After Italy was defeated in the Second World War, control of the islands passed to Greece, and Lakki (or Portolago as the Italians had called it) was largely abandoned. When the colonels later seized power in Greece in 1967, they used Mussolini’s naval barracks to lock up political prisoners, then as a place to banish the mentally ill. Thousands of patients were shipped from the mainland and kept in medieval conditions until this was exposed in the press and the 1990 documentary I had seen, which prompted outrage across the EU and led to the asylum’s closure in 1997. Then came the refugees.
To get to the refugee camp I drove past a series of abandoned brick buildings and rusted ambulances. A few people came out to stare including a wild-eyed man pushing a wheelbarrow and waving a fist—some patients had remained.
It was an eerie place for a camp. Inside were about seven hundred Syrians, Iraqis, Afghans, and Pakistanis, a third of whom were children. There were around a hundred Yazidis. These refugees made up 10 percent of the population of the small island.
Up close the white containers turned out to be ISO containers designed for transporting food, now turned into homes, with lines of laundry strung between them and old men crouched outside playing improvised backgammon with bottle tops. Conditions were not bad compared to some camps I had visited but, as its administrator Yiannis Hrisafitis pointed out, “This wasn’t their dream.” They were not allowed to leave the island and so were stranded in limbo while EU countries failed to agree on who would take them. Meanwhile they had nothing to do, nothing to think about but their terrible memories, and no hope for the future.
I wandered between the laundry lines followed by a small boy clutching a large teddy bear, who ran away when I tried to speak to him. A gaggle of Syrian women sat on a bed smoking, their faces deeply lined. The local hospital had told me that there were regular suicide attempts.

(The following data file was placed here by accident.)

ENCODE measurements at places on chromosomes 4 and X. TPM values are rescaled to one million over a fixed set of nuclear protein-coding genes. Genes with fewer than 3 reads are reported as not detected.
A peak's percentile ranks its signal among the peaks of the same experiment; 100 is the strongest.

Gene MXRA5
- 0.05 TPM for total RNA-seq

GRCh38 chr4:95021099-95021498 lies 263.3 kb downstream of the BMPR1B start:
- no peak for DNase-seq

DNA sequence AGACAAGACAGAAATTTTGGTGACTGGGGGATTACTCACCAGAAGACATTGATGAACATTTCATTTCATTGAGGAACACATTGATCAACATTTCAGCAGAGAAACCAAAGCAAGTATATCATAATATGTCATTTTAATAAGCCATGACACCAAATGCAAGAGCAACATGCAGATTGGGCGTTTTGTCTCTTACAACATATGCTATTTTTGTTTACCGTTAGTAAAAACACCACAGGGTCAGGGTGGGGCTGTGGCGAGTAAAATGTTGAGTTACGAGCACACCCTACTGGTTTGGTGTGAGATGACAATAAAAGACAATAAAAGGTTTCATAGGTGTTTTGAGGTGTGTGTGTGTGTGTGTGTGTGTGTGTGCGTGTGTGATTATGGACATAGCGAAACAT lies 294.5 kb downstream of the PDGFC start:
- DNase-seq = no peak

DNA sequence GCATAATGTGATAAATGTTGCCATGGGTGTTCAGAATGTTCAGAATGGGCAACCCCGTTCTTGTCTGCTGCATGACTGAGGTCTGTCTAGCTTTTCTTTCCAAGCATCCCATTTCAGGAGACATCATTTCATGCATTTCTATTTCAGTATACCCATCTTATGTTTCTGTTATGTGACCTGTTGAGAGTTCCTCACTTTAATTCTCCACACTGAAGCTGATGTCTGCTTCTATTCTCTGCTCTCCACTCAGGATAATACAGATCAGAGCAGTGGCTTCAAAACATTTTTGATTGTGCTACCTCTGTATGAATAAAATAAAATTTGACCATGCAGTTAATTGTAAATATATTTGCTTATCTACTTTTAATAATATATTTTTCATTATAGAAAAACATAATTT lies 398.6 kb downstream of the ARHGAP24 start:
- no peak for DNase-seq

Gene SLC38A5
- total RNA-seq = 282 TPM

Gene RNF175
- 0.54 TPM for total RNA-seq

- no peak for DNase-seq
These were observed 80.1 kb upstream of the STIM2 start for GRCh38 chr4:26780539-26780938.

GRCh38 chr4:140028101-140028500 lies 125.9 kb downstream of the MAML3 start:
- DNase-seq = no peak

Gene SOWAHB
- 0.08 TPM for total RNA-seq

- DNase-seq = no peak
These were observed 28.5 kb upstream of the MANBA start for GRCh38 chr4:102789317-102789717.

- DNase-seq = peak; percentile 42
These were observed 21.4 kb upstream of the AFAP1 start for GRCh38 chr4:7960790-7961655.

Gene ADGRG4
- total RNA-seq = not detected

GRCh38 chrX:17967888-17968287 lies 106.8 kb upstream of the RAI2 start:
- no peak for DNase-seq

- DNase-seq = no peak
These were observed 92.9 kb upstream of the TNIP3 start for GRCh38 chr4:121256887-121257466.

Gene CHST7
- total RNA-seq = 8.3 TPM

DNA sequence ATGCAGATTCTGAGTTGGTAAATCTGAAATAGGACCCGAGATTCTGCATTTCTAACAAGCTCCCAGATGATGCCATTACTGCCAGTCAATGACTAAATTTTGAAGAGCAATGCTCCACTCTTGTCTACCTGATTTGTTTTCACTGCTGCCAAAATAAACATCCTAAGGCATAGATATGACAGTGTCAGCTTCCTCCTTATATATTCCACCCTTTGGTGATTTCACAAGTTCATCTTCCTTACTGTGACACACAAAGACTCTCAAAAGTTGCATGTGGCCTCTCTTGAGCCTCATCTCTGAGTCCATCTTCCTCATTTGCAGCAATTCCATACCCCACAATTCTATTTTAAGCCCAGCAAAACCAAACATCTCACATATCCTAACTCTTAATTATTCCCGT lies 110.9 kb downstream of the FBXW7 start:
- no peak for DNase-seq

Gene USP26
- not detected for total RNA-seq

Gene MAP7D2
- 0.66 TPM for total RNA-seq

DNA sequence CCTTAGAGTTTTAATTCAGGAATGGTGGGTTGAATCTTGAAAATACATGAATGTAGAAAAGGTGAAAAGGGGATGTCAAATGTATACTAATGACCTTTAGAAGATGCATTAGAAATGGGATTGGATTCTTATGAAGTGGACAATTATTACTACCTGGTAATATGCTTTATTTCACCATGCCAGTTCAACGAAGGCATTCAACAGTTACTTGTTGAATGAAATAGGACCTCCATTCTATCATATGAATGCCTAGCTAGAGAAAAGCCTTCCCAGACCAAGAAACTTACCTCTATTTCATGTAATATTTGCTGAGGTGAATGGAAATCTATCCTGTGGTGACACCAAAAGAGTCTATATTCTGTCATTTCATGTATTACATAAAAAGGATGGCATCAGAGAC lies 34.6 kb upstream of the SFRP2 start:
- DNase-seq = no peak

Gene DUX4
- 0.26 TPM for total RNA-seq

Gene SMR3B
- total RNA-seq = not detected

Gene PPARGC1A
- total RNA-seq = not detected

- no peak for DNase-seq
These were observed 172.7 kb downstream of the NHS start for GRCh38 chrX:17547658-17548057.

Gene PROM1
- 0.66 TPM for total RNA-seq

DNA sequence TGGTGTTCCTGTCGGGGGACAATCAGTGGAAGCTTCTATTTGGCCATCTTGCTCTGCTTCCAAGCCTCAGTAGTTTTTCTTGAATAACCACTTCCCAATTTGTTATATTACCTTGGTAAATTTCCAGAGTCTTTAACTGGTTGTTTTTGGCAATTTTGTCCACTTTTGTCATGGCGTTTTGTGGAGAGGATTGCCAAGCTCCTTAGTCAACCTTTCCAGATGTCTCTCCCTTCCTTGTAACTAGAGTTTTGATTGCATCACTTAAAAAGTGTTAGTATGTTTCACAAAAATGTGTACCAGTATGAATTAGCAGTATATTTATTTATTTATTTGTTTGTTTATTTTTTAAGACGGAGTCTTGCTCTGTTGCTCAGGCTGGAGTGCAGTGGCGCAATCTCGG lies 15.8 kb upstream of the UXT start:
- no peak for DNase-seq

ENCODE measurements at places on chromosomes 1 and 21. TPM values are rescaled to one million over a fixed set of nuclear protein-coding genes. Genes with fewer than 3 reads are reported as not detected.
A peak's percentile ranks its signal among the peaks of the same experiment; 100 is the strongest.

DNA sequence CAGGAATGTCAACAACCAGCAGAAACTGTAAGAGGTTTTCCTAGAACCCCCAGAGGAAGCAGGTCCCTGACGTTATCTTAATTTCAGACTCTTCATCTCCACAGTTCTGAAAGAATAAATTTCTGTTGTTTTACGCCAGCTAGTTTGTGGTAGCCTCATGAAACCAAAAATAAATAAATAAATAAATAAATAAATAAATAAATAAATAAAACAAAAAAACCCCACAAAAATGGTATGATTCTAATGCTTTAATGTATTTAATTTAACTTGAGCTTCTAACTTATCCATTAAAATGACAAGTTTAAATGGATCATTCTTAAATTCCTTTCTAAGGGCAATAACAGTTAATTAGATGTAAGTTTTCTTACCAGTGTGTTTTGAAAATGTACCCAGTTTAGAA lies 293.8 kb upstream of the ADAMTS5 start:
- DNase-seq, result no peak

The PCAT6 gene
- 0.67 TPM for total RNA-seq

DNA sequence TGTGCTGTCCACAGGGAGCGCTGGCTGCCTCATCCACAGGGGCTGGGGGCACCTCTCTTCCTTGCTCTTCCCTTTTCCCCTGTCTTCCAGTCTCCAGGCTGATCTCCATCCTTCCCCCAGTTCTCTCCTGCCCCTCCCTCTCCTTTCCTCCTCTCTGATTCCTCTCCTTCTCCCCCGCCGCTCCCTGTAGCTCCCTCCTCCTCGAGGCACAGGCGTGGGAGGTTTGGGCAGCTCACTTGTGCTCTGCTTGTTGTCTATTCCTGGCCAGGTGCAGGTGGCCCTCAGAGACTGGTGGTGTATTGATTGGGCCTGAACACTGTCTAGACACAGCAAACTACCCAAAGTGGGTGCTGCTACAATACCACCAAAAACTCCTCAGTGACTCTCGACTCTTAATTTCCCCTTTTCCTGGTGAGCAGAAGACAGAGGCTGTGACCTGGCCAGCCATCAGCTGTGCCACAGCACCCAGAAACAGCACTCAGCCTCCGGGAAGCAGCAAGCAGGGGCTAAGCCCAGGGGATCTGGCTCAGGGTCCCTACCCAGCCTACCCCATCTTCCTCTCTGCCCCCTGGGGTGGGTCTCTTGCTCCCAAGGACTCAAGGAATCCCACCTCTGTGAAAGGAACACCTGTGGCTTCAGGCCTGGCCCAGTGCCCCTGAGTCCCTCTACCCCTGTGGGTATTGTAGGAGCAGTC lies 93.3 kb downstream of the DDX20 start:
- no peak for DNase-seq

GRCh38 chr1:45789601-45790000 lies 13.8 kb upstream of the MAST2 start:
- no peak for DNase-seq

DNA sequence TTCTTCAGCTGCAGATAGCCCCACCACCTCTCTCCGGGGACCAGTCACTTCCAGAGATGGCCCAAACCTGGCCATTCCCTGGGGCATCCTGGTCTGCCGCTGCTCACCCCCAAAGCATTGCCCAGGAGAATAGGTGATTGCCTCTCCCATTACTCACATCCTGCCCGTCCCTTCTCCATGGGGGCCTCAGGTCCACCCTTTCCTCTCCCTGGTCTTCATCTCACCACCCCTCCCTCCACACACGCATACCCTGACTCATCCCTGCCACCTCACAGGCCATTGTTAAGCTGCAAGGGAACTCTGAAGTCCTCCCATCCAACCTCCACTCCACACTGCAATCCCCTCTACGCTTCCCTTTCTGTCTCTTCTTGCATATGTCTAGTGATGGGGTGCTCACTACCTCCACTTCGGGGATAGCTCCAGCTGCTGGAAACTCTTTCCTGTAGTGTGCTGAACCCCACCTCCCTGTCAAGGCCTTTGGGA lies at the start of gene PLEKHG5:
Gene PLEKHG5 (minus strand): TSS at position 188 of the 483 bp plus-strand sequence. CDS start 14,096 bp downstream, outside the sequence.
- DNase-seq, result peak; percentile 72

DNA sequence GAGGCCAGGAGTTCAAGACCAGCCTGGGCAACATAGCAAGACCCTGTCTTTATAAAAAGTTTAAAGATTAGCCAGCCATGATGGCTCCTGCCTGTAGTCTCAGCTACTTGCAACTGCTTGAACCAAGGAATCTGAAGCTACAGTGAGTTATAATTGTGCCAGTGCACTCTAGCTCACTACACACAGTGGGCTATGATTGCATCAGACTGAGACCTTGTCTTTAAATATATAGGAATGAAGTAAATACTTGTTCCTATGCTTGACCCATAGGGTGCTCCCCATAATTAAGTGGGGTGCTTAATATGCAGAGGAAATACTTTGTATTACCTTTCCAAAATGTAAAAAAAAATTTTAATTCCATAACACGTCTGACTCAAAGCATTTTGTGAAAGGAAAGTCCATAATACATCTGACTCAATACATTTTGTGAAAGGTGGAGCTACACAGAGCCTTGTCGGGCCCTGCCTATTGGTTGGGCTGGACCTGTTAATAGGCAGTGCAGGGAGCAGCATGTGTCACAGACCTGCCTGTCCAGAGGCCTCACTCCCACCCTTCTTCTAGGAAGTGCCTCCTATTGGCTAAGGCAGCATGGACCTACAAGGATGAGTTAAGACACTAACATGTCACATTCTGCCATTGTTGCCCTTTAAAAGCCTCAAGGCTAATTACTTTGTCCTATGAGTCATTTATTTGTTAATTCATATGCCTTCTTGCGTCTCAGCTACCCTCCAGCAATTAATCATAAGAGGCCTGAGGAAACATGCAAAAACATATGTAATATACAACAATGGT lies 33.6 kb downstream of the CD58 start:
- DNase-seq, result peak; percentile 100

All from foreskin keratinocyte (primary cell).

The camp was surrounded by a double fence topped with whorls of razor wire like a prison. “It’s to stop those from outside coming in,” explained Yiannis. “Maybe somebody wants to steal children or young women or buy organs or sell drugs.”The Yazidis explained that the white symbolized the peace they yearned for, and the red the blood of their people killed in previous genocides.
The Yazidi section had another fence around it to make a camp within a camp. Yiannis explained that a couple of weeks before my visit the Yazidis had been attacked by other refugees, Sunni Muslims, who denounced them as devil worshippers just as ISIS had done, so he had cordoned them off for their own protection. They had gone to the asylum to talk to me because they considered it safer.
I noticed the Yazidis all had red-and-white cords twisted around their wrists. When I asked what these signified, they explained that the white symbolized the peace they yearned for, and the red the blood of their people killed in previous genocides—by Muslims, Persians, Mongols, Ottomans, Iraqis . . . all their neighbors. They told me the latest genocide, by ISIS, was the seventy-fourth. There had been so much violence against Yazidis that they had a word for attempted extermination—ferman—long before its English equivalent, genocide, which was coined only in 1944 by Polish lawyer Raphael Lemkin.
“Here is like a prison, everyone fighting each other,” said Ayesha, the very still girl who seemed to have stepped out of a painting. “We have nothing left, no money, we spent everything to get here and the world does not care about us.”
On my last day on the island the Yazidis told me of a secret village in Germany where they said more than a thousand of the girls kept as sex slaves were being sheltered after having escaped or been rescued. I was intrigued.
From Our Bodies, Their Battlefields by Christina Lamb. Used with the permission of Scribner. Copyright © 2020 by Christina Lamb.